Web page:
National trends in carotid artery revascularization surgery: Clinical article

Travis M Dumont, Anand I. Rughani

Research output: Contribution to journalArticle

57 Citations (Scopus)

Abstract

Object. Several randomized trials have emerged with conflicting data on the overall safety of carotid artery stenting (CAS) in comparison with carotid endarterectomy (CEA). The authors hypothesize that changes in national trends correspond to publication of randomized trials, including an increase in utilization of CAS after publication of trials favorable to CAS (for example, Carotid and Vertebral Artery Transluminal Angioplasty Study [CAVATAS] and Stenting and Angioplasty with Protection in Patients at High Risk for Endarterectomy [SAPPHIRE]) and decrease in utilization of CAS after publication of trials favorable to CEA (for example, Endarterectomy versus Stenting in Patients with Symptomatic Severe Carotid Stenosis [EVA3-S] and Stent-Supported Percutaneous Angioplasty of the Carotid Artery versus Endarterectomy). Methods. The Nationwide Inpatient Sample was obtained for the years 1998-2008. Individual cases were isolated for principal diagnosis of unilateral or bilateral carotid artery stenosis or occlusion undergoing CEA or CAS. The percentage of CAS for all carotid revascularization procedures was calculated for each year. Perioperative inpatient morbidity, including stroke or death, were calculated and compared. Results. The percentage of patients undergoing CAS increased yearly from the start of the observed period to the end, with the exception of a decrease in 2007. The peak utilization of CAS for carotid artery revascularization procedures was 15% of all cases in 2006. The stroke or death rate was consistent at 5% among all patients undergoing CEA for all years, while the incidence of stroke or death decreased among patients undergoing CAS from 9% in 1998 to 5% in 2008. Conclusions. The practice of CAS in the US is expanding, from less than 3% of all carotid artery revascularization procedures to 13% in 2008. The utilization of CAS was seen to correlate with publication of randomized trials. Utilization nearly doubled in 2005 after publication of the CAS-favorable SAPPHIRE in 2004, and decreased by 22% after publication of the CEA-favorable EVA-3S and SPACE in 2007. With the publication of Carotid Revascularization Endarterectomy Versus Stenting Trial (CREST), the authors predict a resultant increase in the rate of CAS for carotid artery disease in the upcoming years.

Original languageEnglish (US)
Pages (from-to)1251-1257
Number of pages7
JournalJournal of Neurosurgery
Volume116
Issue number6
DOIs
StatePublished - Jun 2012
Externally publishedYes

Fingerprint

Carotid Arteries
Carotid Endarterectomy
Publications
Endarterectomy
Angioplasty
Carotid Stenosis
Stroke
Inpatients
Extravehicular Activity
Carotid Artery Diseases
Vertebral Artery
Stents

Keywords

  • Carotid artery stenosis
  • Endarterectomy
  • Nationwide Inpatient Sample
  • Stent
  • Vascular disorders

ASJC Scopus subject areas

  • Clinical Neurology
  • Surgery

Cite this

National trends in carotid artery revascularization surgery : Clinical article. / Dumont, Travis M; Rughani, Anand I.

In: Journal of Neurosurgery, Vol. 116, No. 6, 06.2012, p. 1251-1257.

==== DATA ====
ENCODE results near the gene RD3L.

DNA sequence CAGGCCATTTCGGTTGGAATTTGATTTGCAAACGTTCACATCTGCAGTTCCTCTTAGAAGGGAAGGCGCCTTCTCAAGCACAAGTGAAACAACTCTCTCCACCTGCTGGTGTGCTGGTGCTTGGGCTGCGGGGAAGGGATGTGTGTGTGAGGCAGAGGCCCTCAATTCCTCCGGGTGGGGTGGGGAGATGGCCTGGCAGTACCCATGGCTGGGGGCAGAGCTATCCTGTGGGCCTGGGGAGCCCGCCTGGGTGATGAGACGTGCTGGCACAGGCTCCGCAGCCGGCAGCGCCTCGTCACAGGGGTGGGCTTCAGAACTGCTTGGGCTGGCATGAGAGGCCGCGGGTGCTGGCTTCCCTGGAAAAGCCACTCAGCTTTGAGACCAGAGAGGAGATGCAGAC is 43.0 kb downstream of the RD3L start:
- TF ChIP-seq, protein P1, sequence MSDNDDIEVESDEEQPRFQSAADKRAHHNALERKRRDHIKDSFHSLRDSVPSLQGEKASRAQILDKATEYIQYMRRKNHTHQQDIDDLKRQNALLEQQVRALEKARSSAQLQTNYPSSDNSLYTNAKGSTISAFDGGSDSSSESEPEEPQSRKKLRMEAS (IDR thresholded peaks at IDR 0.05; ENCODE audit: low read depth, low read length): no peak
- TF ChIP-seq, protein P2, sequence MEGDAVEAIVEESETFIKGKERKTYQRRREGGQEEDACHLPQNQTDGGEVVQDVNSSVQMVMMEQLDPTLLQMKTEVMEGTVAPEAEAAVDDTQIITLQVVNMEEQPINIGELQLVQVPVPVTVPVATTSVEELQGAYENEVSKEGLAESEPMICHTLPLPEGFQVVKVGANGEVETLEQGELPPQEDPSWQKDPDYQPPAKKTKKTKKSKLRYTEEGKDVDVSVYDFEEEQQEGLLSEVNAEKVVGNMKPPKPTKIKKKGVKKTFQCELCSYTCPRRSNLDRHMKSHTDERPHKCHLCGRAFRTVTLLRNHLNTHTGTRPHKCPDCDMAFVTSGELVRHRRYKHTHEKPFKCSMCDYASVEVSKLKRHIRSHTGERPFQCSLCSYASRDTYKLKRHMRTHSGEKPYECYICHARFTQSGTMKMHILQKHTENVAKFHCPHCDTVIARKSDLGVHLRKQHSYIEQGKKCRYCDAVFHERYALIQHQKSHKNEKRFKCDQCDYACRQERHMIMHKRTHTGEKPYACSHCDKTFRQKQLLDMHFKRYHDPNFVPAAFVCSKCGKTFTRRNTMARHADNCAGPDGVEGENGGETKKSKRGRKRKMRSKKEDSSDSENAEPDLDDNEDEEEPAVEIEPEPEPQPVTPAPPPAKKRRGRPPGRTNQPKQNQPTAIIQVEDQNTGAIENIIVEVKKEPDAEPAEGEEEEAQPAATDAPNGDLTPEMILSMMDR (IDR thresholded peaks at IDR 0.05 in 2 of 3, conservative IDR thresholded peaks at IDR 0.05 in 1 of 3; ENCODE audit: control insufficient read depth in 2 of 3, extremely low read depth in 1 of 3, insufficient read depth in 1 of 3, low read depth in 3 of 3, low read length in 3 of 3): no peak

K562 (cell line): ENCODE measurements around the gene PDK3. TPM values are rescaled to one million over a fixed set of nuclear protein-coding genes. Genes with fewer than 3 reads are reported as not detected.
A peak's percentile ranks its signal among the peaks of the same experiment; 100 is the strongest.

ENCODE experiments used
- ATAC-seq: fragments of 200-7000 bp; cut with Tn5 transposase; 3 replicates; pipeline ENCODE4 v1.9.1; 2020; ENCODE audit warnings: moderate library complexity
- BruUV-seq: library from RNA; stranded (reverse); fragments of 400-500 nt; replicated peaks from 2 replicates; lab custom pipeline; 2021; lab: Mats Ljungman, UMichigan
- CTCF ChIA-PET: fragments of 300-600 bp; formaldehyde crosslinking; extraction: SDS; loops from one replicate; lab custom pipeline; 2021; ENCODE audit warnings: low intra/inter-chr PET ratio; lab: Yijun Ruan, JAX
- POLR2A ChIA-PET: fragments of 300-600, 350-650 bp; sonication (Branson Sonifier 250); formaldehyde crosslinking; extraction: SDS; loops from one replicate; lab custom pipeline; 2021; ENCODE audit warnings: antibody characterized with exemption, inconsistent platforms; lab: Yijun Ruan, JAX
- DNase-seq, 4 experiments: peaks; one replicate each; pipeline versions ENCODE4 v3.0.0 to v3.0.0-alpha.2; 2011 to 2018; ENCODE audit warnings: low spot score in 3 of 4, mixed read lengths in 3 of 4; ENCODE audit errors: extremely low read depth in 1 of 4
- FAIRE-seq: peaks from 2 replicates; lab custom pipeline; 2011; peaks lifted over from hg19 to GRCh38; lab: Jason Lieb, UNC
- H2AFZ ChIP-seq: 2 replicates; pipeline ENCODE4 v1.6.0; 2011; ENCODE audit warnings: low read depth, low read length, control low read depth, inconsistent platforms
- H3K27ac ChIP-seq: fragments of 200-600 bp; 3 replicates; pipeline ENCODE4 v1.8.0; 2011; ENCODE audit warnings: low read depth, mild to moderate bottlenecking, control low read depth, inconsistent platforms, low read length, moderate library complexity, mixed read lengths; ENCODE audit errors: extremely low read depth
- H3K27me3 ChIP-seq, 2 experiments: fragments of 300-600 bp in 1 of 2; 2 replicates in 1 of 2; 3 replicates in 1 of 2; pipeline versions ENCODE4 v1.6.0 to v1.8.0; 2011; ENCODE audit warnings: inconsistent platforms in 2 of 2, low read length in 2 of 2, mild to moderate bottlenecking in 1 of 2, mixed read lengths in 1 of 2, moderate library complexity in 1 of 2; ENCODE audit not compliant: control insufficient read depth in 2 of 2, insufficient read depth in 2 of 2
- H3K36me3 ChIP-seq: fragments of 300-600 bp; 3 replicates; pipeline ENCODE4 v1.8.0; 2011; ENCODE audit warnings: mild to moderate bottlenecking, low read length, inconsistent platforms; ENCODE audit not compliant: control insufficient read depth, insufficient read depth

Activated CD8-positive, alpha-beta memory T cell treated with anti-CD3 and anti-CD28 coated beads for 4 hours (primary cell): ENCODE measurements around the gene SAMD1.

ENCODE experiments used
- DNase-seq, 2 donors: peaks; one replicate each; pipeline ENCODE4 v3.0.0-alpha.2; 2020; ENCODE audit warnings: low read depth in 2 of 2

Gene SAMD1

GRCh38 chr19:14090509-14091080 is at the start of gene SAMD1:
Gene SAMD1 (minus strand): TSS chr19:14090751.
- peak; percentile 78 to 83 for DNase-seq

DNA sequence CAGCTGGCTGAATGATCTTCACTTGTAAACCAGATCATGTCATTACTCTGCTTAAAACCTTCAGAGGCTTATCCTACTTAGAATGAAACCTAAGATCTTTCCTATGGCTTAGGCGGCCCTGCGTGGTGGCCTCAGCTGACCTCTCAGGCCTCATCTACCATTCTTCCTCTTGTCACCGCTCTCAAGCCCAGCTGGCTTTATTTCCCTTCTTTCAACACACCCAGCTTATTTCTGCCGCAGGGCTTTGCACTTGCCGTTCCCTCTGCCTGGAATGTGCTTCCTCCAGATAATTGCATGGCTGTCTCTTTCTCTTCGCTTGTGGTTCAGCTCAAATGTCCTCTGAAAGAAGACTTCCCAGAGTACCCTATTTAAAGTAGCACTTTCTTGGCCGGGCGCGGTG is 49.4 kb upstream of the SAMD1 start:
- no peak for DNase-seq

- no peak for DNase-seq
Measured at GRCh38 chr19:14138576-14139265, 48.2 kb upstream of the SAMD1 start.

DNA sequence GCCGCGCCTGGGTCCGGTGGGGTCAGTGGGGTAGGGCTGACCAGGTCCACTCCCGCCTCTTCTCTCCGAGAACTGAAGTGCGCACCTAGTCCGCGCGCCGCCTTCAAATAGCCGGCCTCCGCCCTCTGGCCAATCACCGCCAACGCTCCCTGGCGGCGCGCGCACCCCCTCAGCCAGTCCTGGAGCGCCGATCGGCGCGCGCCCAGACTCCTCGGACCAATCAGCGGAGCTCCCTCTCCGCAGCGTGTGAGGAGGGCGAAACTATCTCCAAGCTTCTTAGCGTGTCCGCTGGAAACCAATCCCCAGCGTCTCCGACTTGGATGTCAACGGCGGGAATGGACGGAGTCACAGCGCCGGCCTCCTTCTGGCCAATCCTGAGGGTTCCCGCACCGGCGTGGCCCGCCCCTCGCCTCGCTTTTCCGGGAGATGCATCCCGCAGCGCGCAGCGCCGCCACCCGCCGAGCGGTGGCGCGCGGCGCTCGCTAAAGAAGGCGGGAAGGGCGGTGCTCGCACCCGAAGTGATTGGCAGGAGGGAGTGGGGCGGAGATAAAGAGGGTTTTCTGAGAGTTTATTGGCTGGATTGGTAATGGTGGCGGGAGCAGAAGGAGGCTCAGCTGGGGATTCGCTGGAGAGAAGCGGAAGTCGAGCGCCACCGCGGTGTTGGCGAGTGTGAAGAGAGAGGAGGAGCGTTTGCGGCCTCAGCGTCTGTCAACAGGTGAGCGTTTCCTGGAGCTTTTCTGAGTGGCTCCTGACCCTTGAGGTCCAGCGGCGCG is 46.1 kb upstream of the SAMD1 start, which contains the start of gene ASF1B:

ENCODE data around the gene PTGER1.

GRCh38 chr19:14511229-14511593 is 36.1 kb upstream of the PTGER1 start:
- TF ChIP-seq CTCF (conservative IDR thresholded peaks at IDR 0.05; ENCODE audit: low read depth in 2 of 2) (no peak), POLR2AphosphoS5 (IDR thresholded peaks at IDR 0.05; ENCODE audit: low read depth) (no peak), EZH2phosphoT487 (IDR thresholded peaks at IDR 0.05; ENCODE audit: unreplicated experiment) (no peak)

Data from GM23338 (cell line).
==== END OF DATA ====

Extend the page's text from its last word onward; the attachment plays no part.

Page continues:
Research output: Contribution to journalArticle

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title = "National trends in carotid artery revascularization surgery: Clinical article",
abstract = "Object. Several randomized trials have emerged with conflicting data on the overall safety of carotid artery stenting (CAS) in comparison with carotid endarterectomy (CEA). The authors hypothesize that changes in national trends correspond to publication of randomized trials, including an increase in utilization of CAS after publication of trials favorable to CAS (for example, Carotid and Vertebral Artery Transluminal Angioplasty Study [CAVATAS] and Stenting and Angioplasty with Protection in Patients at High Risk for Endarterectomy [SAPPHIRE]) and decrease in utilization of CAS after publication of trials favorable to CEA (for example, Endarterectomy versus Stenting in Patients with Symptomatic Severe Carotid Stenosis [EVA3-S] and Stent-Supported Percutaneous Angioplasty of the Carotid Artery versus Endarterectomy). Methods. The Nationwide Inpatient Sample was obtained for the years 1998-2008. Individual cases were isolated for principal diagnosis of unilateral or bilateral carotid artery stenosis or occlusion undergoing CEA or CAS. The percentage of CAS for all carotid revascularization procedures was calculated for each year. Perioperative inpatient morbidity, including stroke or death, were calculated and compared. Results. The percentage of patients undergoing CAS increased yearly from the start of the observed period to the end, with the exception of a decrease in 2007. The peak utilization of CAS for carotid artery revascularization procedures was 15{\%} of all cases in 2006. The stroke or death rate was consistent at 5{\%} among all patients undergoing CEA for all years, while the incidence of stroke or death decreased among patients undergoing CAS from 9{\%} in 1998 to 5{\%} in 2008. Conclusions. The practice of CAS in the US is expanding, from less than 3{\%} of all carotid artery revascularization procedures to 13{\%} in 2008. The utilization of CAS was seen to correlate with publication of randomized trials. Utilization nearly doubled in 2005 after publication of the CAS-favorable SAPPHIRE in 2004, and decreased by 22{\%} after publication of the CEA-favorable EVA-3S and SPACE in 2007. With the publication of Carotid Revascularization Endarterectomy Versus Stenting Trial (CREST), the authors predict a resultant increase in the rate of CAS for carotid artery disease in the upcoming years.",